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WHO decision improves children’s access to safer polio vaccine

LONDON, England – The novel type 2 oral polio vaccine (nOPV2), developed by a team including scientists from the Medicines and Healthcare products Regulatory Agency (MHRA), has today, 9 January been quality-assured (prequalified) by the World Health Organization (WHO).

Three years after it received its Emergency Use Listing (EUL) and with 950 million doses now delivered worldwide, nOPV2 has been prequalified by the WHO, following analysis of outcomes in vaccinated populations, confirming the strong safety profile and effectiveness of the vaccine.

The nOPV2 vaccine helps to protect children from polio while lowering the risk of vaccine-derived outbreaks.

Prequalification is a mark of quality assurance granted by the WHO and will make it easier for more countries to access and use nOPV2. Now it is granted, WHO member countries can obtain and use nOPV2 without the need to meet the strict readiness and monitoring requirements previously required under EUL.

Prequalification will therefore ensure broad and long-term accessibility for international agencies to distribute nOPV2 in developing countries.

Dr Andrew Macadam, principal scientist at the MHRA said:

“Until it has been completely eradicated, polio will continue to be a threat to children around the world. The novel type 2 oral polio vaccine has already protected millions of children and today’s announcement from the WHO will mean greater access for many. Prequalification has come following years of collaboration, and it’s through continued partnership, fast and accurate detection and broad vaccine coverage, that will finally see polio eradicated.”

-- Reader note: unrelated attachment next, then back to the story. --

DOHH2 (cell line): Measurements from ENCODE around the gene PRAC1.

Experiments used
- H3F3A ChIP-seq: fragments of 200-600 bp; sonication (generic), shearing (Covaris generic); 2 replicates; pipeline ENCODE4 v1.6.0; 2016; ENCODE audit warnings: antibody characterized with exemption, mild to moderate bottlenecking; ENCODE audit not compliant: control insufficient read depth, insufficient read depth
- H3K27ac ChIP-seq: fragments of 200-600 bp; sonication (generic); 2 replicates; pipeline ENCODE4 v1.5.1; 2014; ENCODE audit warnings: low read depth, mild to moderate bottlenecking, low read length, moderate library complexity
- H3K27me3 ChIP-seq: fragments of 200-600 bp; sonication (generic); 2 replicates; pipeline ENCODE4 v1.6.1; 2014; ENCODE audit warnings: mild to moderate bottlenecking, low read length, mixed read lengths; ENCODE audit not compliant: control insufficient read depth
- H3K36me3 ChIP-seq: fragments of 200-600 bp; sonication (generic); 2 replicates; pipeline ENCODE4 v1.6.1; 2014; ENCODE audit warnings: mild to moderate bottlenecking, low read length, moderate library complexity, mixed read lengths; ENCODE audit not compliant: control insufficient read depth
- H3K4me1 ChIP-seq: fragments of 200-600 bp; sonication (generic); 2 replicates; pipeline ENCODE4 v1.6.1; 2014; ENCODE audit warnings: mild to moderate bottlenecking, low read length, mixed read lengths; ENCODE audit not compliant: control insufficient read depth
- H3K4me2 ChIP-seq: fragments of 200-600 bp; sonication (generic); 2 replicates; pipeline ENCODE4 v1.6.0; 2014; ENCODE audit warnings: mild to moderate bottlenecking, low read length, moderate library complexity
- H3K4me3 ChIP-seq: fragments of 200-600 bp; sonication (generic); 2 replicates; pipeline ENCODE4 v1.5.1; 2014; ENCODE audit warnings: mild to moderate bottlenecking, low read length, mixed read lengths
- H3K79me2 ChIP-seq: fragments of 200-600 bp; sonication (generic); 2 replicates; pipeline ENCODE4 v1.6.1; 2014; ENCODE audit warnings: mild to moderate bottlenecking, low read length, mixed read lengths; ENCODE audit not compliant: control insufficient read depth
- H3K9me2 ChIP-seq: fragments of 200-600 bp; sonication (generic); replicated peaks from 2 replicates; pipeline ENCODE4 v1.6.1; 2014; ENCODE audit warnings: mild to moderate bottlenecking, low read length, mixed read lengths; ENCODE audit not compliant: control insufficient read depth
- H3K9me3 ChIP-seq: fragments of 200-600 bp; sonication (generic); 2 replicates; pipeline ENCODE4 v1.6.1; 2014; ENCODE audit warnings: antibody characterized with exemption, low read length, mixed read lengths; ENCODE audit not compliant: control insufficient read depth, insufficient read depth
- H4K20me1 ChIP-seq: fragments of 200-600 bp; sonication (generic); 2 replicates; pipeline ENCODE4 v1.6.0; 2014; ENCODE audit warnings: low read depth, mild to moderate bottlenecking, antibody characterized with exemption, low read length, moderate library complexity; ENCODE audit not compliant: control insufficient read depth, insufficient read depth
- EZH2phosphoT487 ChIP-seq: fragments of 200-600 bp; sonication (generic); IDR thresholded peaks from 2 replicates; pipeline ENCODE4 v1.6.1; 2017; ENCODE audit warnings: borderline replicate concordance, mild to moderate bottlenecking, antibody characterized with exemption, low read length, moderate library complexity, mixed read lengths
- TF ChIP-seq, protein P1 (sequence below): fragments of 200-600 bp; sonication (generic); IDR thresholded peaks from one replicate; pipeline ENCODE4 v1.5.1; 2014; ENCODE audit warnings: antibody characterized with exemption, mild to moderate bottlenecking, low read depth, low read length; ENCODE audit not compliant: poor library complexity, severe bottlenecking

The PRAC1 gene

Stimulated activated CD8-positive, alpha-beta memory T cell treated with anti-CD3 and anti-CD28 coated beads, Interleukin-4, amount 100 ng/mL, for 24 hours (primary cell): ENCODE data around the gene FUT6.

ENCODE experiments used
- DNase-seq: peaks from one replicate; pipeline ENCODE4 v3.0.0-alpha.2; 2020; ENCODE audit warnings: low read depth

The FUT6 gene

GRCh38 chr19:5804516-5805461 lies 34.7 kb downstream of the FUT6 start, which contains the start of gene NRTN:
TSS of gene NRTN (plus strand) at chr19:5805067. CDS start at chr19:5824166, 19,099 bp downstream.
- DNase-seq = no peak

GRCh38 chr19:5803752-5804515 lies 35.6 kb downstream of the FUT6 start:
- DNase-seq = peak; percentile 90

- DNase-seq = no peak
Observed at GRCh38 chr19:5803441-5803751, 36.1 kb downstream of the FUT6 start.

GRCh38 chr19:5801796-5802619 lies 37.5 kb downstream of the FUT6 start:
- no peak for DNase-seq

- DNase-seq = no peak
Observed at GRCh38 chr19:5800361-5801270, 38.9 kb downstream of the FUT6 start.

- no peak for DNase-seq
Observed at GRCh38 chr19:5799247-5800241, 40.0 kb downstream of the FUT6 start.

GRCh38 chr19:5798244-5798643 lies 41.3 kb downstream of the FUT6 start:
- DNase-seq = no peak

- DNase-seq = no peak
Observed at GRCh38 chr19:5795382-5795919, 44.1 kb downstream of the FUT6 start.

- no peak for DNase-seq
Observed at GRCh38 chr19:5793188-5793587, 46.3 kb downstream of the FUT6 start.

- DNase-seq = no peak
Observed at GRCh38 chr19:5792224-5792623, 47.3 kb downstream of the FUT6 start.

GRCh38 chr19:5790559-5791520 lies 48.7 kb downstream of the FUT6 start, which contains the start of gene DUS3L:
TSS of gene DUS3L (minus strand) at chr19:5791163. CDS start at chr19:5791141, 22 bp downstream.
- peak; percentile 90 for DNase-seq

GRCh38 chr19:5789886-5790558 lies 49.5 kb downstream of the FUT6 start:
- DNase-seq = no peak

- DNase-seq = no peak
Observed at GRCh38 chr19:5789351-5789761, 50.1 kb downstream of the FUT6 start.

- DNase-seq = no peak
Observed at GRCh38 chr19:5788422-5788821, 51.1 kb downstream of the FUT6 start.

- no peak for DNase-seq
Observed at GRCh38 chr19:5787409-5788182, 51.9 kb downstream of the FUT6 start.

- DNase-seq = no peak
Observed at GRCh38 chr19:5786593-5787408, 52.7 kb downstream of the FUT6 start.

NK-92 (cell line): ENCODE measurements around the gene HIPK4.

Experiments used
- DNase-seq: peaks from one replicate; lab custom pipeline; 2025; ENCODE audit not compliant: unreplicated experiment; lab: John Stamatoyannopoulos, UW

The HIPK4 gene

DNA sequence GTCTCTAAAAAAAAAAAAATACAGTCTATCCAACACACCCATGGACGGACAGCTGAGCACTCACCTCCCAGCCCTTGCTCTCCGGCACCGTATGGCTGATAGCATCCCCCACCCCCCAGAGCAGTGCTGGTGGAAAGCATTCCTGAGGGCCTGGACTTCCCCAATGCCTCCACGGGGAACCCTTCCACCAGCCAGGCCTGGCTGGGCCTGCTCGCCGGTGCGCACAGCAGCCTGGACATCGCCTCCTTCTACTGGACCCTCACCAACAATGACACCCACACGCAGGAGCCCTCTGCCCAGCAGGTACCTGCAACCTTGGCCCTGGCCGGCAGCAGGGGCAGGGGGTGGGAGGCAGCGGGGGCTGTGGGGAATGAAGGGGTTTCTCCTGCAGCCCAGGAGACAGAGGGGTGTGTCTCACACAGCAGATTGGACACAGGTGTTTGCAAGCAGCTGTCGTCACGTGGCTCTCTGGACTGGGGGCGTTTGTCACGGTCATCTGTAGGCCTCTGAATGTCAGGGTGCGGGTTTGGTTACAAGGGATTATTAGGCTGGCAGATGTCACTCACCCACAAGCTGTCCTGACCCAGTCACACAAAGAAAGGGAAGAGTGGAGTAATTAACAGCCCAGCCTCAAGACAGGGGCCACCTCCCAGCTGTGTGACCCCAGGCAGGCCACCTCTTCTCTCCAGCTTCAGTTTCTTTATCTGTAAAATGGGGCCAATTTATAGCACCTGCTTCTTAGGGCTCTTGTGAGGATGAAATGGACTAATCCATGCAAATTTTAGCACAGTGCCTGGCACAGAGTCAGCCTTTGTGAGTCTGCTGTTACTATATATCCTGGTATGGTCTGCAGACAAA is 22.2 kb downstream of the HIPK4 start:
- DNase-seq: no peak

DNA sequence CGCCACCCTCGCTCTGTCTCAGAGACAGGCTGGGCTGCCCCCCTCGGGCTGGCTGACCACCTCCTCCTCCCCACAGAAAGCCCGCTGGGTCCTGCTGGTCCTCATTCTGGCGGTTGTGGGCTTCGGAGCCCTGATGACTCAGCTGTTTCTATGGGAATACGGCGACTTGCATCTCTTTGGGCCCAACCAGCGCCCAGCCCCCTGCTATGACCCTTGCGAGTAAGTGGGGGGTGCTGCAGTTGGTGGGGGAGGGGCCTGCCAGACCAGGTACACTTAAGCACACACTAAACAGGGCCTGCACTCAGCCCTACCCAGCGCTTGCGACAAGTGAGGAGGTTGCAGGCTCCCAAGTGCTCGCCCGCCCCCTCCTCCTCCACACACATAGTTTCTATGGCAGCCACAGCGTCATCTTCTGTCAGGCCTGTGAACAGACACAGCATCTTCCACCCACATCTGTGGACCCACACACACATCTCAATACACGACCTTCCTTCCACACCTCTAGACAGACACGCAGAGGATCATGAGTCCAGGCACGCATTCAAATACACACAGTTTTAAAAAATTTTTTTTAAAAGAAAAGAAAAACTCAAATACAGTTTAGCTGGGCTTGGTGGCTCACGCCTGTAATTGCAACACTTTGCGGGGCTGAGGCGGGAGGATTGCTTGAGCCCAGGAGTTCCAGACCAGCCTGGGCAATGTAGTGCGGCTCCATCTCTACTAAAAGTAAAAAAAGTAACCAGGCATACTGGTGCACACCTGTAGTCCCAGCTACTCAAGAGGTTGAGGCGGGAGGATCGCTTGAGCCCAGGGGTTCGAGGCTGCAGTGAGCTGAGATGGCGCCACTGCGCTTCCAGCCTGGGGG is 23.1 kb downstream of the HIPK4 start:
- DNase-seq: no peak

Polio is an infectious disease caused by the poliovirus, mostly transmitted through contact with infected faeces via contaminated food and water.

While many people may never show symptoms, in extreme cases, especially for babies and children under the age of five, polio can lead to permanent paralysis or death. The original oral polio vaccines (OPVs), which have reduced polio cases by more than 99 percent since 1988, work by delivering a live but weakened version of poliovirus to children.

Unlike those used in the UK, OPVs can be transported over large distances without the need for cold storage, allowing the vaccine to be delivered in hard-to-reach parts of the world. However, in rare instances, when not enough children are vaccinated with an OPV, the weakened virus in the vaccine can pass among under-immunised populations and, over time, change to a form which can again cause paralysis.

Similarly effective to other OPVs in protecting against polio, genetic modifications to nOPV2 have significantly reduced the risk of the poliovirus mutating and becoming harmful again.

Three years ago, in response to the increased risk of vaccine-derived outbreaks in Africa and Asia, nOPV2 became the first vaccine to receive a WHO Emergency Use Listing.



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